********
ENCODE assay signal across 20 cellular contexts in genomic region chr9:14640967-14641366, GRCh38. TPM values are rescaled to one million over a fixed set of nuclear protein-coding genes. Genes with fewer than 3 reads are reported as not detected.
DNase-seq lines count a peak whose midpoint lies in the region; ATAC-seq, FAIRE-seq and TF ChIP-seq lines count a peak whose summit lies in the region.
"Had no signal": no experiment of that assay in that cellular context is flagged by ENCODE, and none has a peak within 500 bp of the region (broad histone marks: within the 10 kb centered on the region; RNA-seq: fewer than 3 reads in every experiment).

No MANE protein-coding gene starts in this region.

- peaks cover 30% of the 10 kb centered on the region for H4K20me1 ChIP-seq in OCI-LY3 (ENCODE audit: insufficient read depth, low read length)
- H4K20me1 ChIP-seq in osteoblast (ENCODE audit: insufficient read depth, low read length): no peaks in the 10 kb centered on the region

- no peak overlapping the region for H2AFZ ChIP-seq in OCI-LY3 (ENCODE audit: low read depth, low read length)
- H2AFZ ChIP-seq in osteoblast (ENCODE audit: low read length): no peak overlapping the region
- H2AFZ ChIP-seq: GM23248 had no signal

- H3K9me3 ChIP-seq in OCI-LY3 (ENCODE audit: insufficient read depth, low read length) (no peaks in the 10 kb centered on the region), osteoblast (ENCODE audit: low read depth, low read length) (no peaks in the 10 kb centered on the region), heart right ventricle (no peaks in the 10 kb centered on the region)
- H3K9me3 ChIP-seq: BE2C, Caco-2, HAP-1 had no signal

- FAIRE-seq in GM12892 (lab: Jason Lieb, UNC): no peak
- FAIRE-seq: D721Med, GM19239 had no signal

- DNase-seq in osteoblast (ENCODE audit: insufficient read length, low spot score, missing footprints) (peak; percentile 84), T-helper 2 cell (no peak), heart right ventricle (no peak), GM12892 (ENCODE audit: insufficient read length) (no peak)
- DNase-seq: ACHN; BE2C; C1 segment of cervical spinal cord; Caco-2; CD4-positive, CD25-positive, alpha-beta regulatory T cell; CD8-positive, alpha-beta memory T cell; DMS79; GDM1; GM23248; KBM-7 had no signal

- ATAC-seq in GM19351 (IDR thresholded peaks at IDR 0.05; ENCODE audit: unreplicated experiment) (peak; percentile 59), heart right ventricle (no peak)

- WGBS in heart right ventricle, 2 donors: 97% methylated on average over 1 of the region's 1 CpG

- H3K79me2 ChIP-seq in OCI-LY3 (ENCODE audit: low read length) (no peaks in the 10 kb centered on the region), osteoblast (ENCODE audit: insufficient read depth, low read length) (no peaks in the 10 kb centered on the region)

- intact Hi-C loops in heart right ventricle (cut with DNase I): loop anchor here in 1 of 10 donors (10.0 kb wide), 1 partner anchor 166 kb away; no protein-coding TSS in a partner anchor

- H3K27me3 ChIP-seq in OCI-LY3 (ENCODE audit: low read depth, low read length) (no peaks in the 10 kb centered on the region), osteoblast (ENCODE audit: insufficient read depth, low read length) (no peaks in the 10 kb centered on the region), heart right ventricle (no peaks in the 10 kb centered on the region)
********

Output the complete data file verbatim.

ENCODE assay signal across 20 cellular contexts in genomic region chr9:14640967-14641366, GRCh38. TPM values are rescaled to one million over a fixed set of nuclear protein-coding genes. Genes with fewer than 3 reads are reported as not detected.
DNase-seq lines count a peak whose midpoint lies in the region; ATAC-seq, FAIRE-seq and TF ChIP-seq lines count a peak whose summit lies in the region.
"Had no signal": no experiment of that assay in that cellular context is flagged by ENCODE, and none has a peak within 500 bp of the region (broad histone marks: within the 10 kb centered on the region; RNA-seq: fewer than 3 reads in every experiment).

No MANE protein-coding gene starts in this region.

- peaks cover 30% of the 10 kb centered on the region for H4K20me1 ChIP-seq in OCI-LY3 (ENCODE audit: insufficient read depth, low read length)
- H4K20me1 ChIP-seq in osteoblast (ENCODE audit: insufficient read depth, low read length): no peaks in the 10 kb centered on the region

- no peak overlapping the region for H2AFZ ChIP-seq in OCI-LY3 (ENCODE audit: low read depth, low read length)
- H2AFZ ChIP-seq in osteoblast (ENCODE audit: low read length): no peak overlapping the region
- H2AFZ ChIP-seq: GM23248 had no signal

- H3K9me3 ChIP-seq in OCI-LY3 (ENCODE audit: insufficient read depth, low read length) (no peaks in the 10 kb centered on the region), osteoblast (ENCODE audit: low read depth, low read length) (no peaks in the 10 kb centered on the region), heart right ventricle (no peaks in the 10 kb centered on the region)
- H3K9me3 ChIP-seq: BE2C, Caco-2, HAP-1 had no signal

- FAIRE-seq in GM12892 (lab: Jason Lieb, UNC): no peak
- FAIRE-seq: D721Med, GM19239 had no signal

- DNase-seq in osteoblast (ENCODE audit: insufficient read length, low spot score, missing footprints) (peak; percentile 84), T-helper 2 cell (no peak), heart right ventricle (no peak), GM12892 (ENCODE audit: insufficient read length) (no peak)
- DNase-seq: ACHN; BE2C; C1 segment of cervical spinal cord; Caco-2; CD4-positive, CD25-positive, alpha-beta regulatory T cell; CD8-positive, alpha-beta memory T cell; DMS79; GDM1; GM23248; KBM-7 had no signal

- ATAC-seq in GM19351 (IDR thresholded peaks at IDR 0.05; ENCODE audit: unreplicated experiment) (peak; percentile 59), heart right ventricle (no peak)

- WGBS in heart right ventricle, 2 donors: 97% methylated on average over 1 of the region's 1 CpG

- H3K79me2 ChIP-seq in OCI-LY3 (ENCODE audit: low read length) (no peaks in the 10 kb centered on the region), osteoblast (ENCODE audit: insufficient read depth, low read length) (no peaks in the 10 kb centered on the region)

- intact Hi-C loops in heart right ventricle (cut with DNase I): loop anchor here in 1 of 10 donors (10.0 kb wide), 1 partner anchor 166 kb away; no protein-coding TSS in a partner anchor

- H3K27me3 ChIP-seq in OCI-LY3 (ENCODE audit: low read depth, low read length) (no peaks in the 10 kb centered on the region), osteoblast (ENCODE audit: insufficient read depth, low read length) (no peaks in the 10 kb centered on the region), heart right ventricle (no peaks in the 10 kb centered on the region)